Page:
The Digital Thread for Engineering Requirements

by | May 19, 2023 | Digital Transformation, Insights, Model-Based Enterprise

“Digital thread” is probably a term you’ve heard many times, but it’s not always clear what it means, and often has different nuanced definitions depending on the industry. In this quick primer, we’ll define the digital thread and then focus on one way to make your digital thread more capable and comprehensive — by enabling the requirements thread.


In general, a digital thread is a record of all the digital data that is used to engineer, manufacture, and deliver a product or service. “In the digital world, the complexity of the physical world can be distilled down to the pertinent information needed to make decisions.” This might include information about parts, materials, customer specifications, regulations, testing methods, and may also incorporate real-time data from the product such as performance metrics, user satisfaction, error rates, and more. Taken together across the lifecycle of a product, the knowledge gleaned from one activity can be shared upstream and downstream to inform others’ decision-making.

However, there is an important set of information about products and services that is not yet being captured efficiently in the digital thread: the requirements imposed by customer specs, industry standards, or regulations. If specifications are the building blocks of design and manufacturing, then requirements are the building blocks of specifications.

  1. Finding requirements within the specifications requires a manual effort by subject matter experts. It’s a tedious manual process that can take 30 hours for some documents and is clearly not scalable.
  2. Extracting the requirements and sharing them with designers, builders, manufacturers, and compliance engineers is typically done via copy/paste and saving them as new PDF files – for example, a set of hole drilling instructions. The PDF files are then shared with users downstream and incorporated into PLM and other enterprise applications as simple file attachments, not so much integrated into the digital thread as hard-linked to it without the same level of usability and trackability.
  3. Requirements in PDF format cannot be reasoned upon for decision-making or to find patterns or potential bottlenecks in the product lifecycle. For example, it would be very difficult for a human to wade through hundreds or thousands of documents to determine if there were restricted materials in the project, or if the project called for castings or forgings (which require extra long lead times and special treatment in procurement).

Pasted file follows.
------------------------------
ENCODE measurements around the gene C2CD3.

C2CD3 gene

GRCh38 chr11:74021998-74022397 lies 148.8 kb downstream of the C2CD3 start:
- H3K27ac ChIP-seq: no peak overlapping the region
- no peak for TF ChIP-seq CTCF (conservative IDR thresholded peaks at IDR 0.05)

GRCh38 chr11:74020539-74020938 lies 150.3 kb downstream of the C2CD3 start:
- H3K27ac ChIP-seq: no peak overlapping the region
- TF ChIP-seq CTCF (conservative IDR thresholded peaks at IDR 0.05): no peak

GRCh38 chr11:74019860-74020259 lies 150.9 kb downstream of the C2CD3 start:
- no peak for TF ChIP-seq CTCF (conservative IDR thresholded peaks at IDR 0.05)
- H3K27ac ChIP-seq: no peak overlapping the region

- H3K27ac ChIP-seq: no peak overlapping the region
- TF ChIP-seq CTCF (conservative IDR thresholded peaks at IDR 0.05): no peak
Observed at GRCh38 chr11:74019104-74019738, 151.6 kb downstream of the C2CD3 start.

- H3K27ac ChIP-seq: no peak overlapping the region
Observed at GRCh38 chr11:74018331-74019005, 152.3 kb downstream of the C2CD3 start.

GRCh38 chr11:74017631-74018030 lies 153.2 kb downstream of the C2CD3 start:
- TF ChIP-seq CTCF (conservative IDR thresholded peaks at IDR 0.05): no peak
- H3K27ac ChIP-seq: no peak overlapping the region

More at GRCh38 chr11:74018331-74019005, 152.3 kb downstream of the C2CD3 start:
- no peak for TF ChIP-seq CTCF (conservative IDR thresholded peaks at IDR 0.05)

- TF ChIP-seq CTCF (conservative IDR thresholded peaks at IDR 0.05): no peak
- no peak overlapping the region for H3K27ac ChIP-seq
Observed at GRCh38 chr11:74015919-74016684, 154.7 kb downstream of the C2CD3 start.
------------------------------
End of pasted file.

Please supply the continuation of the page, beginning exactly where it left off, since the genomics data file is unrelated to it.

4. Some software applications can do the job of finding requirements by primitively searching for “should”, “shall”, and “may” statements. But what if you need to find a more granular set of steps to execute a very precise task.

    For example, imagine that you need to find out: “What are the requirements for hole drilling and reaming?” or “What is an acceptable alloy replacement and how do I qualify it?” or “What are the tensile strength requirements for the cable and how do I test it?”. These steps are often hidden in multiple layers of documents – where one document references another which references another and another. That process is even more tedious and difficult because it requires subject matter expertise and zen-like concentration to follow the requirements thread through multiple layers of documents.

As you can see from the illustration below, starting with just one spec or drawing can expand to dozens of documents containing the requirements you need to do the job. Answering the question “What are the requirements for hole drilling and reaming?” can take hours of work and is fraught with potential human error.


To solve these challenges, SWISS uses AI and semantic modeling to transform unstructured text and data from engineering documents and drawings into machine-readable digital model data. Once that transformation is complete, the resulting semantically structured data enables a machine to follow the breadcrumbs of meaning and context and pick out the precise requirements that you need for a specific task – in seconds rather than days or weeks. These requirements can then be delivered to users exactly where they need it (e.g. in PLM, in Office365, or other enterprise applications) through the SWISS API.

We call this the “Digital Thread for Engineering Requirements”. Imagine simply asking a question like one above and getting an answer that pinpoints the information you need and gets you to the next step in your engineering or testing workflow.

The promise of SWISS and the digital thread for engineering requirements is to parse all of these requirements in seconds (rather than hours or days) and classify them according to their part, material, and process.

And in line with digital thread concepts, when changes occur to the requirements at the source (for example, a change made by a customer or a compliance engineer), alerts can be sent downstream instantly to notify relevant users.

The benefits of the “digital thread for engineering requirements” are:

  • Improved quality and first-time yield rates
  • Reduced rework, scrap, failures in the field and warranty costs
  • Faster product development and faster time-to-market